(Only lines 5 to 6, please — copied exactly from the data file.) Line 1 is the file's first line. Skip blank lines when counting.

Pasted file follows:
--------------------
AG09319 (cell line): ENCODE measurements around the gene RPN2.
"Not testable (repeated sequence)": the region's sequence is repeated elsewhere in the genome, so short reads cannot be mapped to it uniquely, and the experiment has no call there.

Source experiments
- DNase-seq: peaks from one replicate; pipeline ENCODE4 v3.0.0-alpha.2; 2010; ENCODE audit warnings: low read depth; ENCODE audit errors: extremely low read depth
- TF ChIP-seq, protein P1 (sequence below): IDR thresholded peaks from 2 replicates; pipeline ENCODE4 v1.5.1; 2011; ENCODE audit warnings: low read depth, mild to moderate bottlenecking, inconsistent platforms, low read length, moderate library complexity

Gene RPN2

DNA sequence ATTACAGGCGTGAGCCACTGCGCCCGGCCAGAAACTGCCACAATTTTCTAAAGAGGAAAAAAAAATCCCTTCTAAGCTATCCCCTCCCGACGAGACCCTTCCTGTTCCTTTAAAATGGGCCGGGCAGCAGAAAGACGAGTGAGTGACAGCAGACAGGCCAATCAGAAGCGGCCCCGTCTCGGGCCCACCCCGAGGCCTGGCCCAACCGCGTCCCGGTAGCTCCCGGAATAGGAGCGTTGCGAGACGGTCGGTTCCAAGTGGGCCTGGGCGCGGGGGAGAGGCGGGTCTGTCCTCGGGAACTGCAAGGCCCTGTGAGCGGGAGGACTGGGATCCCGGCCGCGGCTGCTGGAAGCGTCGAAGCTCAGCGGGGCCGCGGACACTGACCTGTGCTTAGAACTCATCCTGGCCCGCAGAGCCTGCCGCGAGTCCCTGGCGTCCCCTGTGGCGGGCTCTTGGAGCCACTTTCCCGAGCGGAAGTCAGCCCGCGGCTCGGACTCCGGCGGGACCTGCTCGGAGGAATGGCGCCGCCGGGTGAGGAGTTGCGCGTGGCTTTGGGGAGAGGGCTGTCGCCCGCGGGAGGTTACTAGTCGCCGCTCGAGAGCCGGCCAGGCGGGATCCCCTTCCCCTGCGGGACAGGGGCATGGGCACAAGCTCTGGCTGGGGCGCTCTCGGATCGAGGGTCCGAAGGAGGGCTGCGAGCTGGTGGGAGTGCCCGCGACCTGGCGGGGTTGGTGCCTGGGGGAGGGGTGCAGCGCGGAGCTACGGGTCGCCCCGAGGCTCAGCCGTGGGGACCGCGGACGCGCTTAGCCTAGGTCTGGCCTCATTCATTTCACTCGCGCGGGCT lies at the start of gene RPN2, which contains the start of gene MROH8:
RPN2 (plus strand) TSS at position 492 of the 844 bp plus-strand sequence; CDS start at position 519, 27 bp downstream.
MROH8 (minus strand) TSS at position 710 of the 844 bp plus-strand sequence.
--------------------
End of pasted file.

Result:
- TF ChIP-seq, protein P1 (sequence below): IDR thresholded peaks from 2 replicates; pipeline ENCODE4 v1.5.1; 2011; ENCODE audit warnings: low read depth, mild to moderate bottlenecking, inconsistent platforms, low read length, moderate library complexity

Gene RPN2